Immigrant Bankers

East European Jewish Migration and American Capitalism, 1870—1914
Tues., October 19, 2010
6 PM
Sulzberger Parlor

Between 1870 and 1914, thousands of immigrant entrepreneurs opened  “banks” that they ran in conjunction with other commercial enterprises, such as boarding houses, groceries, saloons, and ship-ticket shops. Rebecca Kobrin examines several scandals involving Jewish immigrant bankers in 1914 to show how these entrepreneurs’ speculation in the businesses of shipping, real estate, and banking transformed not only the process of migration for millions of arrivals, but also America’s banking system during the era of great upheaval.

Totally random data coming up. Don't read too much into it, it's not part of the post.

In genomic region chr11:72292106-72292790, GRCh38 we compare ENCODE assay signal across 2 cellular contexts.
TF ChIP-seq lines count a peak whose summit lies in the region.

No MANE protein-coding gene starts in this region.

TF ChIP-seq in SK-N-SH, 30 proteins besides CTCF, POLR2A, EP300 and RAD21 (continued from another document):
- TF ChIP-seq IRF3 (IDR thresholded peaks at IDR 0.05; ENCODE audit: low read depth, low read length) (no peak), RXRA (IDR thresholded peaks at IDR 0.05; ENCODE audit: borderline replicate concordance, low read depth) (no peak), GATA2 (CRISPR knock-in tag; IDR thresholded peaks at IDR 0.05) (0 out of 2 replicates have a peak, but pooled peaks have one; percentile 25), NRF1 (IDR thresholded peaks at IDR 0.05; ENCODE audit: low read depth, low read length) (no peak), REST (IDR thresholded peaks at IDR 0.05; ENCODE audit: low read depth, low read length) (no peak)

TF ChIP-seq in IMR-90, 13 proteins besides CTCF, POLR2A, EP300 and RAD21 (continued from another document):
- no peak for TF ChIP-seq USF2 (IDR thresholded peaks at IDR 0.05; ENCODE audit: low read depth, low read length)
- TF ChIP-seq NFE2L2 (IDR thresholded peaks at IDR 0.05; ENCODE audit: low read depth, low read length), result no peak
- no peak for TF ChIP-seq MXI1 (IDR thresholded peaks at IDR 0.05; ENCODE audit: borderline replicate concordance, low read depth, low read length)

Rebecca Kobrin is Knapp Assistant Professor of American Jewish history at Columbia University and the author of Jewish Bialystok and Its Diaspora.